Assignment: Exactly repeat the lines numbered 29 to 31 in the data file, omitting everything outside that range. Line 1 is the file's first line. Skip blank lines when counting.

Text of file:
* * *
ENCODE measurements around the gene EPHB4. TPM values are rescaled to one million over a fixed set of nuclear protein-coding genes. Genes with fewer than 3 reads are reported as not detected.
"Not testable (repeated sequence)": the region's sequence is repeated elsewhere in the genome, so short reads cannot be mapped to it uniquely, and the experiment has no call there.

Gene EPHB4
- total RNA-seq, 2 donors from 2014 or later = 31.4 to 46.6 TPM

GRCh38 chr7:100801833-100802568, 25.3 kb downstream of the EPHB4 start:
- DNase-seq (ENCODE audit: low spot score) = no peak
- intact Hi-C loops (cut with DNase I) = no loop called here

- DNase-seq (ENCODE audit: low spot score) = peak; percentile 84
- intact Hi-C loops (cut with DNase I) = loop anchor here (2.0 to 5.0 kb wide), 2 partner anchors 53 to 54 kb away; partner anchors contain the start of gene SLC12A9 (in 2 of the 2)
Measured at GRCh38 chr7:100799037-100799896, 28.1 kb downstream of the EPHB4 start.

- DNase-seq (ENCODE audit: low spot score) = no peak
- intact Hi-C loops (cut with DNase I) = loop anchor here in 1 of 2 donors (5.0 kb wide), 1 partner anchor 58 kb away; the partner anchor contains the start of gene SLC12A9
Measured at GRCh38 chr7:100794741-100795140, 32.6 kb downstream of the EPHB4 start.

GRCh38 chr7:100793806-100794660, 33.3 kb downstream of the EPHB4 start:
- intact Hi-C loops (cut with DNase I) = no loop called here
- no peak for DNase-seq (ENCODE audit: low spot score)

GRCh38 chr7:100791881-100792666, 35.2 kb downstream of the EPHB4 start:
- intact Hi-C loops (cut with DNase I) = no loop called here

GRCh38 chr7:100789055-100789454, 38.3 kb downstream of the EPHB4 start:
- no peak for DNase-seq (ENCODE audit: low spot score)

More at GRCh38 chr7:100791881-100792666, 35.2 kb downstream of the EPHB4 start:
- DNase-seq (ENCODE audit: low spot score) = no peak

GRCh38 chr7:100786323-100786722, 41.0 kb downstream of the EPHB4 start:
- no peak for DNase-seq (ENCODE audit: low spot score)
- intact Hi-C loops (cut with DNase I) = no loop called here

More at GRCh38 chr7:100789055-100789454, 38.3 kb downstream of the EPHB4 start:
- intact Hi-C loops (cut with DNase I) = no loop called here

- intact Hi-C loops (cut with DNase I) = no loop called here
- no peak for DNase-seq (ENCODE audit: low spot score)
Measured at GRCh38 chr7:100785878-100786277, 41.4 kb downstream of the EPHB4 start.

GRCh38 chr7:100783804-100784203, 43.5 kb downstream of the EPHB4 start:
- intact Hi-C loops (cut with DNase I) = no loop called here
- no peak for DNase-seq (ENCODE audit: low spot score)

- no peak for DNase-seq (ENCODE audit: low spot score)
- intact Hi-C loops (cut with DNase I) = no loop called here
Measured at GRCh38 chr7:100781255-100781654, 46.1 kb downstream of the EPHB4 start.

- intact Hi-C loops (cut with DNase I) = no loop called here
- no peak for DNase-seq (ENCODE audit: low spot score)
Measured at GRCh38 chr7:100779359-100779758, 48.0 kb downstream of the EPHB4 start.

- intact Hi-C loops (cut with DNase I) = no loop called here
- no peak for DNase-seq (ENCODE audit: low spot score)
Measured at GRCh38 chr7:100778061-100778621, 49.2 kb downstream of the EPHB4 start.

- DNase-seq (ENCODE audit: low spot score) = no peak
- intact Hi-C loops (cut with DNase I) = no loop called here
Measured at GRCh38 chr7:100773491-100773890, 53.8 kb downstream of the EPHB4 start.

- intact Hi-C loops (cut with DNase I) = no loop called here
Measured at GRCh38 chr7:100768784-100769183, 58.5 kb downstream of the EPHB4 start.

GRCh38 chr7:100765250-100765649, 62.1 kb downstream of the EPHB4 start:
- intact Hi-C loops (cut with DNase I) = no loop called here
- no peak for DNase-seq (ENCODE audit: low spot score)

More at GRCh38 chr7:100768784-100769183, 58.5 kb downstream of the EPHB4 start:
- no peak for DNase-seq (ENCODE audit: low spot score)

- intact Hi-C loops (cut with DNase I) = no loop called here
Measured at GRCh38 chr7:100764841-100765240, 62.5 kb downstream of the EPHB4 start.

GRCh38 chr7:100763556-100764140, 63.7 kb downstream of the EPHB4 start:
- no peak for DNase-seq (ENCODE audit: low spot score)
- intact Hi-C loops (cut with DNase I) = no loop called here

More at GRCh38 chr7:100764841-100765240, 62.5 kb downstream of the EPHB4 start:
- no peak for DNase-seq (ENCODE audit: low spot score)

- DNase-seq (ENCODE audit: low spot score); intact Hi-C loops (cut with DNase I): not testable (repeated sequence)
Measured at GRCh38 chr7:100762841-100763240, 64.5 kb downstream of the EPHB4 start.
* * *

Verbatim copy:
- no peak for DNase-seq (ENCODE audit: low spot score)
Measured at GRCh38 chr7:100785878-100786277, 41.4 kb downstream of the EPHB4 start.

GRCh38 chr7:100783804-100784203, 43.5 kb downstream of the EPHB4 start: